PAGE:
In this thread, I want to propose a new LIP for the roadmap objective “Introduce authenticated data structure”. This LIP proposes to remove the
payloadHash from the block header and include instead the Merkle root of the transactions included in the block payload. This would allow for efficient proofs-of-inclusion for transactions included in the block.
As always, I’m looking forward to your feedback.
Here is the complete LIP draft:
LIP: <LIP number> Title: Replace payload hash with Merkle tree root in block header Author: Alessandro Ricottone <firstname.lastname@example.org> Type: Standards Track Created: <YYYY-MM-DD> Updated: <YYYY-MM-DD> Requires: 00xx "Introduce Merkle Trees and Inclusion Proofs" 0019
This LIP proposes to remove the
payloadHash value stored in each block header and replace it with
transactionRoot, the root of a Merkle tree built from the transactions included in the payload.
This LIP is licensed under the Creative Commons Zero 1.0 Universal.
A Merkle tree is an authenticated data structure that allows for efficient proof-of-inclusion, where a Verifier can verify the presence of a certain data block in a dataset by quiring only Log(N) hashes from a Prover, where N is the length of the dataset. To check that the data block is part of the dataset, the Verifier recursively calculates the hash of the original data block with the hashes provided by the Prover, and checks that the final result is equal to the root of the Merkle tree.
In the current protocol, the
payloadHash is calculated by taking the SHA-256 hash of the block payload, given as the array of concatenated serialized transactions. Thus, to verify that a transaction has been included in a block, it is necessary to download the full block payload. With the new proposal to change to byte-based limit for block size, this amounts to downloading up to 15kb of data. By storing the root of the transaction Merkle tree in the block header as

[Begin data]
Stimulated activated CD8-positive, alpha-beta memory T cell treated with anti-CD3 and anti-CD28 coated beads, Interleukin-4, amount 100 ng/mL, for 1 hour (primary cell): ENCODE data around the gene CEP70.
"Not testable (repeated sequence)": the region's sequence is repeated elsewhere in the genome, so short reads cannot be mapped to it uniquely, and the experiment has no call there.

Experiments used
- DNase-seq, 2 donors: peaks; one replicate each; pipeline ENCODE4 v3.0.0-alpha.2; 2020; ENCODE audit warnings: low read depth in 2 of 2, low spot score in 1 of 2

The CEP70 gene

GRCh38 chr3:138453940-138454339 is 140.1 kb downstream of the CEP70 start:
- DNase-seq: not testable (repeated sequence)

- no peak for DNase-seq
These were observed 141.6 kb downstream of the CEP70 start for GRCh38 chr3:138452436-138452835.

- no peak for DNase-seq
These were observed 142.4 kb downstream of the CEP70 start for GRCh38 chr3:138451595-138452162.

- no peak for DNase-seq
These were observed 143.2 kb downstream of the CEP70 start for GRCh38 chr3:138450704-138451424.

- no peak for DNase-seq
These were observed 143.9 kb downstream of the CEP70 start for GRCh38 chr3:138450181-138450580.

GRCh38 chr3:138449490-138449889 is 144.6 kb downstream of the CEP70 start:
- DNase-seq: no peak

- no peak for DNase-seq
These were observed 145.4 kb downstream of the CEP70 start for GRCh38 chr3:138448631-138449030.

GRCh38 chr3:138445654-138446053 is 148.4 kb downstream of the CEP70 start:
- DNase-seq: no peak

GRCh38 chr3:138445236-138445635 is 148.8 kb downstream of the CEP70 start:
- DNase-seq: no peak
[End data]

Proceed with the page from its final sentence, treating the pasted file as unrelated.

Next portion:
transactionRoot instead of the
payloadHash, it will be possible, using a proof-of-inclusion, to check whether a transaction is included in a block downloading at most 7 different 32-bytes-long hashes, with a corresponding proof of size 232 bytes (see “Proof serialization” in LIP 00xx “Introduce Merkle trees and inclusion proofs”).
In this LIP, we define how the
transactionRoot of a block is calculated as the root of the Merkle tree built from the transactions included in it.
The general specifications to build a Merkle tree in the Lisk protocol are given in LIP 00xx “Introduce Merkle Trees and Inclusion Proofs”. In this LIP we specify which changes are required to store the root of the transaction Merkle tree as the
transactionRoot in a block header and to verify the validity of new blocks after this change.
To forge a new block, a delegate selects a set of transactions to be included in the block payload. Currently, these transactions are sorted using the
sortTransactions function and then serialized. The
payloadHash is calculated as the SHA-256 of the concatenated serialized transactions.